In Verdi’s retelling of Shakespeare’s towering tragedy, Renée Fleming gives a captivating performance as the innocent Desdemona, a role long considered one of her calling cards. Johan Botha as the title hero delivers an imposing portrayal of a proud warrior brought down by jealousy, and Falk Struckmann is thrilling as the villainous Iago. James Morris sings Lodovico. Elijah Moshinsky’s production is conducted by Semyon Bychkov.
The legendary Plácido Domingo brings another new baritone role to the Met under the baton of his longtime collaborator James Levine. Liudmyla Monastyrska is Abigaille, the warrior woman determined to rule empires, and Jamie Barton is the heroic Fenena. Dmitri Belosselskiy is the stentorian voice of the oppressed Hebrew people.
Made during confinement, "In My Room" plunges us into the poignant story of a woman at the twilight of her life, through recordings of the director's deceased grandmother. Living rooms become stages where life is performed. Windows become portals to the lives of others.
Royal Opera House, Covent Garden, London Live showing of Verdi's Traviata with subsequent re-screenings Violetta, a Parisian courtesan suffering from tuberculosis, is throwing a party to celebrate her recovery. A young nobleman, Alfredo, plans to attend, and has long been in love with Violetta. Before long, Violetta has fallen for him as well, but Alfredo's father disapproves of their relationship. He convinces Violetta to leave Alfredo for the sake of his family's image, not realising how ill she really is. Richard Eyre's production of 'La Traviata' immerses the audience in the indulgence of 19th Century Paris, a vivid setting for Verdi's famous score.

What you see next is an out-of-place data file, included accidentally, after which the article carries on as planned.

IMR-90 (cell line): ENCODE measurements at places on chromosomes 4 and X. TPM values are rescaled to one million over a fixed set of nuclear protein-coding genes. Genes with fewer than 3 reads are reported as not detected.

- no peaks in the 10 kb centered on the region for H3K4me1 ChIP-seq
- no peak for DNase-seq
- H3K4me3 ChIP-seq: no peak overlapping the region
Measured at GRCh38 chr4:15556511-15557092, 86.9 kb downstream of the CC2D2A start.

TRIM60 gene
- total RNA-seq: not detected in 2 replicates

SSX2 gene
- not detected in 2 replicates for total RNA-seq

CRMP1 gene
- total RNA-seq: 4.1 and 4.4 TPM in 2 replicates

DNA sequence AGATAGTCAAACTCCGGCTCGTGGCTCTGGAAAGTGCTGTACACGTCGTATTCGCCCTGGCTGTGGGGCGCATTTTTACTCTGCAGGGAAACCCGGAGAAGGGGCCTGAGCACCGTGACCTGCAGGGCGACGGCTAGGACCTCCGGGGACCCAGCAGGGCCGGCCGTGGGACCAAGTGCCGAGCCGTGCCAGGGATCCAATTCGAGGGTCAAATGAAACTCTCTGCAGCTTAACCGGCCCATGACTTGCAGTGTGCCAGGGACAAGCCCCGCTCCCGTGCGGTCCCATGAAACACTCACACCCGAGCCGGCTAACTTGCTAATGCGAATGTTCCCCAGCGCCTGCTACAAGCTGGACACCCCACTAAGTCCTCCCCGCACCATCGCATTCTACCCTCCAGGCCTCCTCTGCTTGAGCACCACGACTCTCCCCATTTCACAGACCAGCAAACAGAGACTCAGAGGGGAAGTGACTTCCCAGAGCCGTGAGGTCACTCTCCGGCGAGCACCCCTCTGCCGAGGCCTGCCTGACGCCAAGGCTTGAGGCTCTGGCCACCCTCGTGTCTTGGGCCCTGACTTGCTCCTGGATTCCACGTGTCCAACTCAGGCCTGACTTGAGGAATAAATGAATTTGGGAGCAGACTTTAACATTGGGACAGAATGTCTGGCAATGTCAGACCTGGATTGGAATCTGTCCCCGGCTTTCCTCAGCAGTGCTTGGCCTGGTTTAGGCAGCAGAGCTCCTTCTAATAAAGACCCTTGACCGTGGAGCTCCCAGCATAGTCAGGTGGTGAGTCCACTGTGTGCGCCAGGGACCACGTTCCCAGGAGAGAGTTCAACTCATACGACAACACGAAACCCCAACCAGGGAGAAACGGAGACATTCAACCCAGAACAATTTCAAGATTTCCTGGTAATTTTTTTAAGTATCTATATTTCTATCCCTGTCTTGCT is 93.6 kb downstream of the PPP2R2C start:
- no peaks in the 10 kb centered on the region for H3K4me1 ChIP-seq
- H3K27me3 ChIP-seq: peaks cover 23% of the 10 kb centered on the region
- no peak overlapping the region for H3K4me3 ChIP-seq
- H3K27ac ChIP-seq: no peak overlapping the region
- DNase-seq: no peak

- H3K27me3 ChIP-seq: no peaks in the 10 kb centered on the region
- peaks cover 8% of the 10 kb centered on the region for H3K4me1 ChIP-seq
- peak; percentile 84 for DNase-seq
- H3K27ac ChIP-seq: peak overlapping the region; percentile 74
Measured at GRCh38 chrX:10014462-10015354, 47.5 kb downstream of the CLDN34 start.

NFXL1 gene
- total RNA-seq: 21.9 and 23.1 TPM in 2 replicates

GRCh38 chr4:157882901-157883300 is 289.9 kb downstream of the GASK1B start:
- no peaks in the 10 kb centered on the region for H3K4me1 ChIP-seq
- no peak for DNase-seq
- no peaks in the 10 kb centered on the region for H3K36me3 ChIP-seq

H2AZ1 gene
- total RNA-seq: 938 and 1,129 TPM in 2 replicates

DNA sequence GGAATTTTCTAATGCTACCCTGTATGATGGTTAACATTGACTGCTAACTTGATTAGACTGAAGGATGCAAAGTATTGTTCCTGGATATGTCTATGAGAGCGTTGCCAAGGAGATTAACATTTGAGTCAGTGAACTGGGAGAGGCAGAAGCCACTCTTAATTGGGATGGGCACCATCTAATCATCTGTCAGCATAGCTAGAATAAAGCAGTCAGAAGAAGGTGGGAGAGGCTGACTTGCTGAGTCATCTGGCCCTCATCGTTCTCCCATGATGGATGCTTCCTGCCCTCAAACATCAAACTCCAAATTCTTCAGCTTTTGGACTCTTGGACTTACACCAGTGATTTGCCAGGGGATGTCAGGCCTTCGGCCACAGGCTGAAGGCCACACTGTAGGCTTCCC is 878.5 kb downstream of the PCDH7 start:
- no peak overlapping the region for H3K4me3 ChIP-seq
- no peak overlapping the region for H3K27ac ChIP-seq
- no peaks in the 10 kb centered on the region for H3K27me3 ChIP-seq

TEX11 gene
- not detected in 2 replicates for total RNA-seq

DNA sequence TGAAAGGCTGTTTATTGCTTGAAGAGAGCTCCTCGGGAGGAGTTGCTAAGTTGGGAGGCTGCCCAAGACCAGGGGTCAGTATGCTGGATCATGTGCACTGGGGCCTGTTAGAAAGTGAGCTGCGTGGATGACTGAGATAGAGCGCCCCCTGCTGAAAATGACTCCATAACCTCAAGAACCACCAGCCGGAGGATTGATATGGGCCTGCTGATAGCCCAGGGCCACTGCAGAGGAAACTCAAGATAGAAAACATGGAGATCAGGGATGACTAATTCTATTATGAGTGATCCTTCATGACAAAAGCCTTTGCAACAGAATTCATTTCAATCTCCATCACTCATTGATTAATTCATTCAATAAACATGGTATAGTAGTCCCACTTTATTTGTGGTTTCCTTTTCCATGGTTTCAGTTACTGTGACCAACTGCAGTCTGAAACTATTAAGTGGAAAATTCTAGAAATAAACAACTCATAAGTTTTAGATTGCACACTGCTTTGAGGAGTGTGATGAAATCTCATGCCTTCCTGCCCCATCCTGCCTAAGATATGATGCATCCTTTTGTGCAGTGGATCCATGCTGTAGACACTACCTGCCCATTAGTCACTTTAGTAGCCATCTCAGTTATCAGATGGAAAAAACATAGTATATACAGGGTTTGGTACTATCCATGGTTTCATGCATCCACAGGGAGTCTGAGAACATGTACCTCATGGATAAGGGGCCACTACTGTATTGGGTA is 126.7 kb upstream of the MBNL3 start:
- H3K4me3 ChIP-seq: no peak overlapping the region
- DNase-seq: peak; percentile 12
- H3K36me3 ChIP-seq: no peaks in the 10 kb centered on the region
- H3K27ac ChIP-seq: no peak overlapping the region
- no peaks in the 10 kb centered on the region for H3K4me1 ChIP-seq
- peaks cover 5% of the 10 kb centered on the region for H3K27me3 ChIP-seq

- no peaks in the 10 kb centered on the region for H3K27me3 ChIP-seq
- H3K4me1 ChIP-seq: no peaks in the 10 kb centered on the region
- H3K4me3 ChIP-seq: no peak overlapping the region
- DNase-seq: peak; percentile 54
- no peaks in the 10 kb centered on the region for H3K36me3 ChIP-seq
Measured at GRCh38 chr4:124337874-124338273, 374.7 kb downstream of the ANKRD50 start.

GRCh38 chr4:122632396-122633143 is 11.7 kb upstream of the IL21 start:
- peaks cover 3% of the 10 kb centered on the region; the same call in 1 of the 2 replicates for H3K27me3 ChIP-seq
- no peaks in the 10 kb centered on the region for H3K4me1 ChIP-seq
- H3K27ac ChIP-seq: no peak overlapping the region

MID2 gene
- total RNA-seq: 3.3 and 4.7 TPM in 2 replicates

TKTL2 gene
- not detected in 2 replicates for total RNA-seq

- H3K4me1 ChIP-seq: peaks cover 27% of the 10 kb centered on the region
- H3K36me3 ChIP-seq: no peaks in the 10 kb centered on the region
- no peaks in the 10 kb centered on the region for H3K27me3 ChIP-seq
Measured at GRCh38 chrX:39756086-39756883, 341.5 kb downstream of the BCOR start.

Rigoletto, court jester to the libertine Duke of Mantua, is cursed by the father of one of the Duke’s victims for his irreverent laughter. When the Duke seduces Rigoletto’s daughter Gilda, it seems the curse is taking effect… Rigoletto arranges to have the Duke assassinated. But Gilda still loves the womanizing Duke and sacrifices herself in his place. Rigoletto eagerly uncovers the corpse only to find instead his fatally wounded daughter, who dies in his arms.